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2 of 2 people found the following review helpful By indiefan on September 13, 2012
Format: Amazon Instant Video
Despite mixed reviews, I'm glad I gave this a watch because it was worth it. It's a bit of a journey but the emotional pay-off is superb and the characters will stay with you long after.

It's a quiet film essentially about the way people interact with each other in the world while at the same time functioning inside a bubble of isolation and the ultimate effect that can have. Each of the characters are struggling with some sort of emotional grief - their stories all connected - and yet they`re unable to help or, at times, even be fully aware of each other.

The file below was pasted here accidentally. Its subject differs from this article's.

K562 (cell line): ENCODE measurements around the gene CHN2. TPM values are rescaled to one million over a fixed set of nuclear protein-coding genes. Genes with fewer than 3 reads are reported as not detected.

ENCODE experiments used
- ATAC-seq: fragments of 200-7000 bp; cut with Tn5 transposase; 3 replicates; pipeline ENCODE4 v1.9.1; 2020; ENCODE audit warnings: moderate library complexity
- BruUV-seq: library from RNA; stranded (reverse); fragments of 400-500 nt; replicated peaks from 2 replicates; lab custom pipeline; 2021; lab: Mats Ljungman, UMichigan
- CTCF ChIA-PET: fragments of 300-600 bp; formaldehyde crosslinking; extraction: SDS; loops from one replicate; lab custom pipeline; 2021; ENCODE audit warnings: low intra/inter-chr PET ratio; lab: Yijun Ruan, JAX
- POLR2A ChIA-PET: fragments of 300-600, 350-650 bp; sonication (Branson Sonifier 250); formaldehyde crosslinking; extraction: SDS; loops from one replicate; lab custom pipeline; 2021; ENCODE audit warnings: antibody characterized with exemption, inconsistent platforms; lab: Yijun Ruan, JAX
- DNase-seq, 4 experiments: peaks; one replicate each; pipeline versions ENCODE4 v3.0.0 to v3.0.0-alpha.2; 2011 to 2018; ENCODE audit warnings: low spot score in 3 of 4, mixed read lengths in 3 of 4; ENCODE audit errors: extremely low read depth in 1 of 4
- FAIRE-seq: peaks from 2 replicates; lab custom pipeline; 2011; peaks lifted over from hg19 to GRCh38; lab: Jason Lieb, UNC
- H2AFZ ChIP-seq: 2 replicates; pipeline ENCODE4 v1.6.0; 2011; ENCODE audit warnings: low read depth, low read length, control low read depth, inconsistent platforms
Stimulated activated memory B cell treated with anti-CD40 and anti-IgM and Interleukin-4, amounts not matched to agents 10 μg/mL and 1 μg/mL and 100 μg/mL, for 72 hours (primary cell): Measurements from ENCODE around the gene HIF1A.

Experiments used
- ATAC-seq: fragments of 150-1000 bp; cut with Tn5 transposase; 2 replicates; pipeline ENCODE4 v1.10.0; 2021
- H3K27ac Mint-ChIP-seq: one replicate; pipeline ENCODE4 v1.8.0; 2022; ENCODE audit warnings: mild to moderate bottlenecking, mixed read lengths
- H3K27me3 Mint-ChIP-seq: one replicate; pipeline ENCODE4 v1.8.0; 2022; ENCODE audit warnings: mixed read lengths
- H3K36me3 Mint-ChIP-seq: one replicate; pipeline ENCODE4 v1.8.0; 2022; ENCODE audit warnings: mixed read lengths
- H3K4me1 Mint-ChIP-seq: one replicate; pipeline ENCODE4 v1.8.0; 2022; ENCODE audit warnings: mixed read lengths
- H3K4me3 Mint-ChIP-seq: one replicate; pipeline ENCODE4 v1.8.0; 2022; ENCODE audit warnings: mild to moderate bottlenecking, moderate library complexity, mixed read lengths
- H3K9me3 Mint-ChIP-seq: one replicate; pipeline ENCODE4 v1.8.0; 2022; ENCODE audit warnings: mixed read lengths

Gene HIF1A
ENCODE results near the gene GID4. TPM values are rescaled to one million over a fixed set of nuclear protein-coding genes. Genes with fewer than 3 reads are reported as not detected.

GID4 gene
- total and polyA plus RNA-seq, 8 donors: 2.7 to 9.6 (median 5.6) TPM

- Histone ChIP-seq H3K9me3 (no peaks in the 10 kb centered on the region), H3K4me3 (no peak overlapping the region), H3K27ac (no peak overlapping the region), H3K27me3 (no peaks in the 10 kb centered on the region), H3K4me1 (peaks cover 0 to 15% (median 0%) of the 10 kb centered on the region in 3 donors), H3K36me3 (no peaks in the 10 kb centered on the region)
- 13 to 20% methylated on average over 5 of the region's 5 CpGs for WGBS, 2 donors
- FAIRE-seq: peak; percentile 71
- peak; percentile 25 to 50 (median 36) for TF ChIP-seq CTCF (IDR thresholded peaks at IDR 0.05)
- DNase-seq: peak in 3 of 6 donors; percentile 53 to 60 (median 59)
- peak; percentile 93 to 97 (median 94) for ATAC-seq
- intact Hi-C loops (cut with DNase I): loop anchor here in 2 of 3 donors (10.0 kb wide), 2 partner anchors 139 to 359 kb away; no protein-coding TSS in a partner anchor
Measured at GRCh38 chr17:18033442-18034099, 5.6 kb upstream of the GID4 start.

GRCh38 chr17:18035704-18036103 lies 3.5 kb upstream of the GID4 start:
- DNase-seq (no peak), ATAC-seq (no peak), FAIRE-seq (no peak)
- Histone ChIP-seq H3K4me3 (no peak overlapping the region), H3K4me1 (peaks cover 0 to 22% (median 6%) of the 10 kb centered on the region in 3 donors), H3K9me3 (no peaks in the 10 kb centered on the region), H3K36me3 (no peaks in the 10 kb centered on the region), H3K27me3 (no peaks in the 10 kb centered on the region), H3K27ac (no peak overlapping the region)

While the primary theme is fairly tragic, there's a sense of lightness that keeps the film from bogging down. The cinematography is gorgeous in a minimalist setting that lets the performances stand on their own. There were also some flashes of dark, unexpected humor, if you pay close attention. I had one laugh-out-loud moment when Somerhalder's character - who is often so isolated and restrained that he's almost like a ghost - has a moment of painful irony with a young boy, Josh.

The downside of the movie is that it sometimes tries too hard to reach a level of quirk that can be expected in indie films. It's also a shade pretentious, taking itself very seriously and can be a bit heavy-handed trying to get it's ideas across. Perhaps the writer/director should have just let this one unfold a bit more organically at times.

The brightest spots were the actor's performances. I fully expected Strathairn, Adams, Scott and Cusak to be wonderful and they absolutely were. I was pleasantly surprised by almost the entire cast, though. A few of them particularly stood out for me.